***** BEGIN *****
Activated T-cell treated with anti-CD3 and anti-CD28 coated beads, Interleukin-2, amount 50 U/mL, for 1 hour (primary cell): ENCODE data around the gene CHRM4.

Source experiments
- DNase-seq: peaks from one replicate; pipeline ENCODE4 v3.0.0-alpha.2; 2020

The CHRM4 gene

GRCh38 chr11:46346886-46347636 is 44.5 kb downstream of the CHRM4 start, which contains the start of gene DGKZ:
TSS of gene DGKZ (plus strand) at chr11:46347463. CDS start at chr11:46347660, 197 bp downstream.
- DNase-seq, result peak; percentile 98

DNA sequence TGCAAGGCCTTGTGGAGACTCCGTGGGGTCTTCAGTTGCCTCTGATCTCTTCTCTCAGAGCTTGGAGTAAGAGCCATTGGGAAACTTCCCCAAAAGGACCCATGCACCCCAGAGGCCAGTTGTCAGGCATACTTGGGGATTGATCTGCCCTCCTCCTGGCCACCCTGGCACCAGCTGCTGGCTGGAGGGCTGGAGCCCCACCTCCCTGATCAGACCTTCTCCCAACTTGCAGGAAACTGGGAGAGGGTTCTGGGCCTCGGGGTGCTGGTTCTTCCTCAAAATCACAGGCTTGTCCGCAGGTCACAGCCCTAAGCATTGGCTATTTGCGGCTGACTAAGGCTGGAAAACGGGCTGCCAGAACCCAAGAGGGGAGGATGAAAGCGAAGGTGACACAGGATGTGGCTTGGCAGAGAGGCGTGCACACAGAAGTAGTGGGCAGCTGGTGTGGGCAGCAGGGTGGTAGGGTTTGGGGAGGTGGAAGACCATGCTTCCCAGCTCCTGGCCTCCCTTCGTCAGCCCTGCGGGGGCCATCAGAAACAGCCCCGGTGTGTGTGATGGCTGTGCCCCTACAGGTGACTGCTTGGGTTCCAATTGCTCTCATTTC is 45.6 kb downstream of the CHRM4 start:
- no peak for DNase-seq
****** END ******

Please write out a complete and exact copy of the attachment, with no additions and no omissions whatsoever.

Activated T-cell treated with anti-CD3 and anti-CD28 coated beads, Interleukin-2, amount 50 U/mL, for 1 hour (primary cell): ENCODE data around the gene CHRM4.

Source experiments
- DNase-seq: peaks from one replicate; pipeline ENCODE4 v3.0.0-alpha.2; 2020

The CHRM4 gene

GRCh38 chr11:46346886-46347636 is 44.5 kb downstream of the CHRM4 start, which contains the start of gene DGKZ:
TSS of gene DGKZ (plus strand) at chr11:46347463. CDS start at chr11:46347660, 197 bp downstream.
- DNase-seq, result peak; percentile 98

DNA sequence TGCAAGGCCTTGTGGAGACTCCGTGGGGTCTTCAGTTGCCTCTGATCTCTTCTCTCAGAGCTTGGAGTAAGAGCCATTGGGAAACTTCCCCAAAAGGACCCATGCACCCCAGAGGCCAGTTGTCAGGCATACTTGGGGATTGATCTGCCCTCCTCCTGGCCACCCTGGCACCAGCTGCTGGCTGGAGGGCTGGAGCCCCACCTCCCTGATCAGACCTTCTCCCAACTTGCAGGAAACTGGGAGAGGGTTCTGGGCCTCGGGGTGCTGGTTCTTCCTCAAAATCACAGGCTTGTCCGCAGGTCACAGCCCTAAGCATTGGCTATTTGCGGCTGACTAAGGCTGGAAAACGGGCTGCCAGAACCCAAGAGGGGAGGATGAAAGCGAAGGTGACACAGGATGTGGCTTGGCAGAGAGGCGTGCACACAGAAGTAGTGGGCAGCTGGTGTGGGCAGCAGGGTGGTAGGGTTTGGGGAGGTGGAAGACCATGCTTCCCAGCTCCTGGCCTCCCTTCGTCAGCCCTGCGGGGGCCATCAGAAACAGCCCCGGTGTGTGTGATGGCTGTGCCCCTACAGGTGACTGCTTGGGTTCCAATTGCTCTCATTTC is 45.6 kb downstream of the CHRM4 start:
- no peak for DNase-seq